Diverse teams help build business success
If this were a basketball game, Bemetra Simmons would have nailed a bunch of three pointers driving home her point that diversity is not just a desirable goal, it’s smart business.
The former college point guard passed out a bunch of sports analogies, lobbed in some humor, and charged straight into some touchy perceptions as the speaker at the Business Law Section’s February 7 luncheon during the Bar’s Winter Meeting.
Simmons, who recently became the chief strategy and operating officer for United Way for the Suncoast Region after a 15-year career in banking, said businesses hiring outside legal or accounting or other services want providers with diverse teams — and not just in making the pitch for business but actually working on the case or project.
“One of the reasons we want that is if we were all raised the same way, we all went to the same school, or we eat the same foods, or watch the same television programs, we’re going to have the same perception on how we attack a problem, and in business, we don’t want that,” Simmons said.
“You would never play a round of golf with just your putter. Think about that. Different shots require different clubs; business is the same way. You have all these different complex problems, things that need to be solved. You need varying viewpoints, people with different viewpoints on how to attack that. That’s one of the reasons we want diversity in our legal representation.”
Plus, Simmons said they want firms and consultants they hire to reflect their increasingly diverse customer base and their corporate values, which more and more emphasize inclusiveness.
“I like to remind people that diversity is not a substitute for excellence,” Simmons said. “I’m an old-school basketball player, and at the end of the day, we’re trying to win.”
In business, she added, winning is measured by revenues, and multiple studies have shown enterprises with diverse management teams and employees have significantly higher revenues.
Like sports, the most successful enterprises function as teams with individual members contributing according to their strengths, she said.
“Some people are going to put up 20 [points] and 10 [rebounds a game, in basketball parlance] and some people are going to put up 10 and eight,” Simmons said. “Somebody has got to get a rebound, somebody has got to cheer on the bench. Business is the same way. Some people, they are rainmakers. They are going to bring in the business. Some people are going to block and tackle and work those files. And other people are going to be the support staff; they are the rebounders.”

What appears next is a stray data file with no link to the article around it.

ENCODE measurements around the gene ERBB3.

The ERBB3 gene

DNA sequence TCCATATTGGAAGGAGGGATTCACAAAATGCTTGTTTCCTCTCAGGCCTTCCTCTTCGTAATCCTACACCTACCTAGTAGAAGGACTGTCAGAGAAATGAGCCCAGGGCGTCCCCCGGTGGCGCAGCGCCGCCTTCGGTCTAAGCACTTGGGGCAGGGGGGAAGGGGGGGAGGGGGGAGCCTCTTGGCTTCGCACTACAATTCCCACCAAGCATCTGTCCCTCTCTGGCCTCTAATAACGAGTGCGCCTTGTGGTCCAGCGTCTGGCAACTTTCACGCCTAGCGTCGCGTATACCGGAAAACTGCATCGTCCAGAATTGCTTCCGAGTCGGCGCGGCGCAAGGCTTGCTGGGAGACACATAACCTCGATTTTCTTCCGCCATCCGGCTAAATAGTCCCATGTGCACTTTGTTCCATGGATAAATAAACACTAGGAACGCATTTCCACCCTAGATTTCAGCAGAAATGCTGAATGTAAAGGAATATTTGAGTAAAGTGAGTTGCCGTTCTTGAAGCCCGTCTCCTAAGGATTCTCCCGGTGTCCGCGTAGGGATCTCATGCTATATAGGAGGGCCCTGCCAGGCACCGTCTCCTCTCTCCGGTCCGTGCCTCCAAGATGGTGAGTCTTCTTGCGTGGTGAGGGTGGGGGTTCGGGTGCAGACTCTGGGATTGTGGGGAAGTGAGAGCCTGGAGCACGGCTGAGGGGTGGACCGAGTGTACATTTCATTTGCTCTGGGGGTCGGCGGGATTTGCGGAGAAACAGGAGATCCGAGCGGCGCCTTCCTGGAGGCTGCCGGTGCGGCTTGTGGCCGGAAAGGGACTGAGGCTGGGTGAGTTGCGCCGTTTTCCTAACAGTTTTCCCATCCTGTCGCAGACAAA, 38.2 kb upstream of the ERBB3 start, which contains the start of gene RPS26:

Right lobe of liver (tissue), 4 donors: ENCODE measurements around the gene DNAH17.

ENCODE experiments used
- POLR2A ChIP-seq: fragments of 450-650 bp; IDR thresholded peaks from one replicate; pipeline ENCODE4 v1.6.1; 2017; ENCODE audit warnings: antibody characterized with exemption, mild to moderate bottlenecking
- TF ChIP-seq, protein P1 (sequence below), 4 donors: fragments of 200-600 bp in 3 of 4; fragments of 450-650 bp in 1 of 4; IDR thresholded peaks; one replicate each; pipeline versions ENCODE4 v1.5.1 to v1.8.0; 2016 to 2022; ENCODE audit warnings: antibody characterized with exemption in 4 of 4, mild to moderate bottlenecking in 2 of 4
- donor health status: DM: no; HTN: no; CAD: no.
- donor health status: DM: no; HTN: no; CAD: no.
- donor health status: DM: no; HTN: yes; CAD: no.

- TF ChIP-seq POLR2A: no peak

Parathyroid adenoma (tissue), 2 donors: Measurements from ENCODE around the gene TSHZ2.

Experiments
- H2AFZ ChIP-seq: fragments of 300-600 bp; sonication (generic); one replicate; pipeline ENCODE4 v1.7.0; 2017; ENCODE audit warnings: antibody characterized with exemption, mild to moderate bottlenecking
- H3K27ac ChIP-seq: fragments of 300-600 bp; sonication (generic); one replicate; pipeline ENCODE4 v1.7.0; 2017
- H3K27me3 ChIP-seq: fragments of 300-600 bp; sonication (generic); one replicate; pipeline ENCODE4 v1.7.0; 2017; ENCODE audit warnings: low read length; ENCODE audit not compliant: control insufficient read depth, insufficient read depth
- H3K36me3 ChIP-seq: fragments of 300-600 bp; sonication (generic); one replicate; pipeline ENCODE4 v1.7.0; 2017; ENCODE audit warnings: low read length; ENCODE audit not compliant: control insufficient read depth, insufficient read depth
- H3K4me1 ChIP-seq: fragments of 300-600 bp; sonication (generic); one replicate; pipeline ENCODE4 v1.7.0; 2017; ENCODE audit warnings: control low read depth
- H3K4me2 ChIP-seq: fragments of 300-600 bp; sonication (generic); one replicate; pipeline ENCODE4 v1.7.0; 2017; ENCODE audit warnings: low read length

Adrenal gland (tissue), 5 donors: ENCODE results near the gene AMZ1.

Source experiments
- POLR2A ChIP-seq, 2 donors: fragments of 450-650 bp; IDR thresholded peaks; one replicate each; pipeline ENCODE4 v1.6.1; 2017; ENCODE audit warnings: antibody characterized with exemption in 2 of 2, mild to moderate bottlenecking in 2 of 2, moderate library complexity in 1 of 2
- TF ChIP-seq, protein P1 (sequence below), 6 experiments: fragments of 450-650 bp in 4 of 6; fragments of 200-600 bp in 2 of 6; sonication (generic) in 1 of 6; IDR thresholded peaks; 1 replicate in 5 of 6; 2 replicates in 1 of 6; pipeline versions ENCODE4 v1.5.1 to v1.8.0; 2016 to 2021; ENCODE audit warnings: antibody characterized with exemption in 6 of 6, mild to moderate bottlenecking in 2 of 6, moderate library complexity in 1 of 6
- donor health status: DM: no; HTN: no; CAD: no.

Quoting another basketball adage, she added: “‘Offense sells tickets, defense wins games, and rebounds win championships.’ Business is no different.”
She advised those established and successful in their careers to become not just mentors but “sponsors” for younger people and for those younger people to actively seek sponsors.
Mentoring is advice, Simmons said, while “sponsorship is when you use your political capital to help someone else. This is so important because every major decision about your career is made when you’re not in the room. So you’ve got to have someone in the room to navigate for you.”
She advised those starting out to seek those who have skills they admire as sponsors and suggested instead of inviting that person out for coffee, bring a cup to his or her office in recognition of their tight time schedule. She recalled she once volunteered to pick up from the airport someone she wanted as a sponsor when that person flew in for a business trip.
Simmons also encouraged creating inclusive offices.
“We mean allowing people to be their whole selves and bring their whole selves to work. They don’t have to be someone they’re not,” she said.
“Diversity is not a substitute for excellence. Nothing I am suggesting is in lieu of having a good work product, in lieu of good things happening,” Simmons concluded. “My favorite phrase is confidence breeds confidence. You go to practice, you practice every day, you shoot a hundred jumpers, and when you get the ball in your hands and the clock is running down, you feel confident you can hit the shot…because you’ve been doing it every day. Business is the same way. You want to dedicate yourself to excellence and adding value to every situation….”
In response to a question, Simmons posed this query she got while recently attending a seminar sponsored by Leadership Florida: “‘What unearned advantages and unearned disadvantages do you bring to your leadership style?’ If you think about that, I think it will help you be the best you can be.”
Aside from her professional work and serving on the boards of several Tampa Bay area civic and charitable organizations, Simmons and her twin sister, Demetra Liggins, a Texas bankruptcy lawyer, have founded Corporate Homie (www.corporatehomie.com), which offers advice to help newcomers navigate the unwritten rules and customs of the corporate world. They also produce the Corporate Homie podcast with well over 100 episodes so far.